Mohale explains that, in general, services to diagnose and treat TB are funded by the treasury through equitable share and conditional grants. With equitable share funds, which are calculated based on how many people there are in a province, rulemakers have some freedom to decide on which services to spend their funds. Money given to them as a conditional grant has to be spent as prescribed by the national government.
Donor organisations, such as the Global Fund and the US President’s Emergency Fund for Aids Relief, Pepfar, also pitch in to help cover the costs.
Pills and prevention
The World Health Organisation’s “End TB” strategy says governments should offer drugs that can prevent TB to people who are most likely to develop the disease. Studies from Ethiopia, Tanzania and Côte d’Ivoire show that if people finish a six- to 12-month course of antibiotics, fewer new infections occur.
But in South Africa, before the new guidelines were published, few people who could get the prevention pills actually did. According to health department data, about 270 000 HIV-positive patients on antiretroviral therapy started taking preventive TB medicine in 2022. (To put this in perspective, 5.7 million people with HIV were taking antiretrovirals in 2022.)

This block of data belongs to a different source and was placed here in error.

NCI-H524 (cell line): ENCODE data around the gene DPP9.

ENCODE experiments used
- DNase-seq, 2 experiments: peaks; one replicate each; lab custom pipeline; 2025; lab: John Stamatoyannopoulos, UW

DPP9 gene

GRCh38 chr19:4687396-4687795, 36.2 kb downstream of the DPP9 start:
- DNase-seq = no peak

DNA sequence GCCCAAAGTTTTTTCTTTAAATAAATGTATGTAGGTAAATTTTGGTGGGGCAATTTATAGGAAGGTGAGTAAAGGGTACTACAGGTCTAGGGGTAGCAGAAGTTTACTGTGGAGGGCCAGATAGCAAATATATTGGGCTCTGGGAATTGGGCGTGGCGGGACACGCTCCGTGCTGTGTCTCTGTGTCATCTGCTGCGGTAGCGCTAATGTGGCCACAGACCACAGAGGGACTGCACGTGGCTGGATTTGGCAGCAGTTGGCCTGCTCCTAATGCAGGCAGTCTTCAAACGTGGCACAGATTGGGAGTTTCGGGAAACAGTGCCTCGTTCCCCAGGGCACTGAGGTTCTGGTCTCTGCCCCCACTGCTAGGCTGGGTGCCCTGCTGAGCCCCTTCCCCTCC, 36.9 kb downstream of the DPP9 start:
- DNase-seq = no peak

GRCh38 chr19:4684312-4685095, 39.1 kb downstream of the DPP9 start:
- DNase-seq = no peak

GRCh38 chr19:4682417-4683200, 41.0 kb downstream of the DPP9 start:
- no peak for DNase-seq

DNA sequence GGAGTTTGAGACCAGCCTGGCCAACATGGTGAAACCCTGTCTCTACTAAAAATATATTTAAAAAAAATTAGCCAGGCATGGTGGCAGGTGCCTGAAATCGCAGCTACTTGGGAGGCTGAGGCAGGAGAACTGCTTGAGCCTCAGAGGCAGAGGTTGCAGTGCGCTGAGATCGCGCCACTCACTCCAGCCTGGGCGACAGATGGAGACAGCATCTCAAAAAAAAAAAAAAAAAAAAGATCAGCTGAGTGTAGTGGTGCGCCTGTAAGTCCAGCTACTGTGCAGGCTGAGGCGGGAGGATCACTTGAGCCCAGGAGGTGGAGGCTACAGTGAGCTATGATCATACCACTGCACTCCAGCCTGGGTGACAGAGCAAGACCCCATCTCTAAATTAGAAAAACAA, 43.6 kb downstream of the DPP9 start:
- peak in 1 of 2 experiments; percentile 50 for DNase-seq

But the slow uptake in South Africa is not different from what happens elsewhere. A survey across 35 countries found that although 33 of these governments had written preventive therapy into their TB guidelines, only about two-thirds could supply people with steady treatment. Many countries experience stock-outs of isoniazid and often programme managers do not co-ordinate HIV and TB projects well.
In a study across 31 clinics in three of South Africa’s provinces with many TB infections (Eastern Cape, KwaZulu-Natal and Western Cape), researchers found that even in areas where TB health services worked well, not enough was done to track patients on preventive drugs, so healthcare workers had no way of knowing whether patients actually finished their treatment.
In Eastern Cape and KwaZulu-Natal, there were often isoniazid shortages, and although clinics in Western Cape had enough of the medicine, there were often not enough tests to check for TB infection, staff said. However, this should not have been an issue, as someone doesn’t have to be tested for TB infection to get the prevention pills, only for active disease.
Moreover, many healthcare workers seem sceptical about whether preventive treatment really works and weren’t keen to hand out the pills. Indeed, a study from Tshwane found that health workers need more training, especially to identify children who can benefit from taking medicines to reduce their chance of contracting TB.
With the new guidelines in place, perhaps an experience like Beko’s from almost 20 years ago can be avoided.
Says Beko: “When my daughter was five months old, she too was diagnosed with [multidrug-resistant] TB. The treatment was hard on her. There were times when she was like a zombie.”
This story was produced by the Bhekisisa Centre for Health Journalism. Sign up for the newsletter.